Zimbra's documentation for end users on using the Web-based features is pretty good, but I had no luck finding documentation on using Zimbra with Thunderbird, Evolution, or other open source productivity apps. Email is easy enough to set up, so if you want to use your favorite POP3 or IMAP client with Zimbra, no problem -- but setting up the calendar or addressbook is a different story.

I tried syncing the Zimbra calendar with Evolution, for example, but each time I tried to sync the calendar, I'd get to the point of actually being prompted for a password, after which the calendar wouldn't sync and Evolution would display a terribly malformed URL in the calendar properties. I'm not sure if the glitch was with Evolution or Zimbra. I also had no luck configuring Zimbra calendar with Kontact. I suspect that it's possible, but I spent more time than I should have trying to find documentation on exactly how to configure the calendar with other applications.

I didn't have the chance to test it, but Zimbra does offer an import wizard for Outlook. Users on Windows machines can download the wizard and import their Outlook mail, calendar, contact lists, and attachments to Zimbra. This might go a long way to preventing a user revolt if your organization is switching from Exchange to Zimbra. Zimbra also requires a connector application to be installed on each client desktop if you want your staff to use Microsoft Outlook with Zimbra as a server.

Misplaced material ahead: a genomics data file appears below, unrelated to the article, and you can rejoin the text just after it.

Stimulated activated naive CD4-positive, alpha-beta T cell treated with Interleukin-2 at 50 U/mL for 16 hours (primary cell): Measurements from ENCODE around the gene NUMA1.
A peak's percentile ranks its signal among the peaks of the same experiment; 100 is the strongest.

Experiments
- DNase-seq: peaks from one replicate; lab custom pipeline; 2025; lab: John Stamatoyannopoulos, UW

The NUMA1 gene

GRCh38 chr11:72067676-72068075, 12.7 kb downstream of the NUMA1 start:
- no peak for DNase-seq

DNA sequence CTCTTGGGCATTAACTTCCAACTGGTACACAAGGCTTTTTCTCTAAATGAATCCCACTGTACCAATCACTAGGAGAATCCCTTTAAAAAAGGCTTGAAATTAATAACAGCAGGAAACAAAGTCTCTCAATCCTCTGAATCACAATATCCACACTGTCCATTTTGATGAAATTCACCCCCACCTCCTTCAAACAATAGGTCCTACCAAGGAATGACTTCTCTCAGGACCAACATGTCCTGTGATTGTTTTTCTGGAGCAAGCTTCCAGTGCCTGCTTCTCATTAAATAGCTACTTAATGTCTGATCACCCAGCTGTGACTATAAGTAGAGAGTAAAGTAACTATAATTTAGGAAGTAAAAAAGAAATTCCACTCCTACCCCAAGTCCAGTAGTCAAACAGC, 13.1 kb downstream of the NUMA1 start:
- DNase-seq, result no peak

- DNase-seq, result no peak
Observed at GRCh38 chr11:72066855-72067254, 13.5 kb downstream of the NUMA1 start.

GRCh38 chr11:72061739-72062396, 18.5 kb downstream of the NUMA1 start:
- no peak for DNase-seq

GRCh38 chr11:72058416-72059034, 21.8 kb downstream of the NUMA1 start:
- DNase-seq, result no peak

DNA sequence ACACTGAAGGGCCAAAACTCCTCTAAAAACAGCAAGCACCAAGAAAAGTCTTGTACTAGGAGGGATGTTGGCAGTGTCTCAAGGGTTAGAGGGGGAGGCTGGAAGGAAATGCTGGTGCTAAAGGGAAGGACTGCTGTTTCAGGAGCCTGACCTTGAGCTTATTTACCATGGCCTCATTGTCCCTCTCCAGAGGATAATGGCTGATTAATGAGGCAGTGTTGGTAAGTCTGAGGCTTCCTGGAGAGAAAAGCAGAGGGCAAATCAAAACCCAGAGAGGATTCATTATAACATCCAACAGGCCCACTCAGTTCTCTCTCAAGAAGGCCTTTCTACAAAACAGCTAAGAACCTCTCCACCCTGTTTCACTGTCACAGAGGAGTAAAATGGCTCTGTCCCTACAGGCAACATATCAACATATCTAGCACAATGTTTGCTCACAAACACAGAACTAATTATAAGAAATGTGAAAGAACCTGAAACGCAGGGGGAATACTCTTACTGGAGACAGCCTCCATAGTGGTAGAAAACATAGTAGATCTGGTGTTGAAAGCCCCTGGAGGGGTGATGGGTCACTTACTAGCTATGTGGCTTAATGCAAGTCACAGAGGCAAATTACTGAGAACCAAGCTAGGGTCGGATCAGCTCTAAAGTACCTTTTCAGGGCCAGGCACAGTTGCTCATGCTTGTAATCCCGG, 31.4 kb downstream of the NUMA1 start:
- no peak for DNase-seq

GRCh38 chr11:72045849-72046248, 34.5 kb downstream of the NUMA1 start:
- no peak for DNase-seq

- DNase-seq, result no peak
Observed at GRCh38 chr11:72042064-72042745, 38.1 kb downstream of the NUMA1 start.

The Web client does have one feature that I found really nifty -- the Zimbra Assistant. Type ~ while in the Web client, and the Zimbra Assistant dialog pops up. You can then type a command such as appointment, calendar, contact, or email, and the assistant will help you create a new message or appointment or contact using a context-sensitive dialog. In other words, you can perform any of those operations without having to take your hands off the keyboard or worry about moving between different fields in a form. It's really amazingly easy to use.


Zimbra's Open Source edition is a disappointment, seeing as it's missing backup features and seems to be deliberately harder to install than the commercial editions. Funny how the commercial edition of dual-licensed projects are usually much easier to install than the open source versions. I might be cynical, but I tend to think that companies that want to wear the open source label should distinguish themselves based on service and support rather than just making it inconvenient to use the open source version.

The Network Standard edition is quite usable, though. I'd like to see better documentation on using Zimbra with open source groupware clients like Evolution, but I suspect most customers will care more about Outlook compatibility.

Zimbra's pricing, starting at $25 per seat for the Standard edition or $35 per seat for the Professional edition, which includes Outlook connectivity, isn't too bad if you're considering commercial alternatives. The company offers a free 60-day trial, so if you're thinking about putting in an Exchange replacement or finally getting ready to put up a groupware solution, I'd recommend putting Zimbra on the short list of software to test-drive.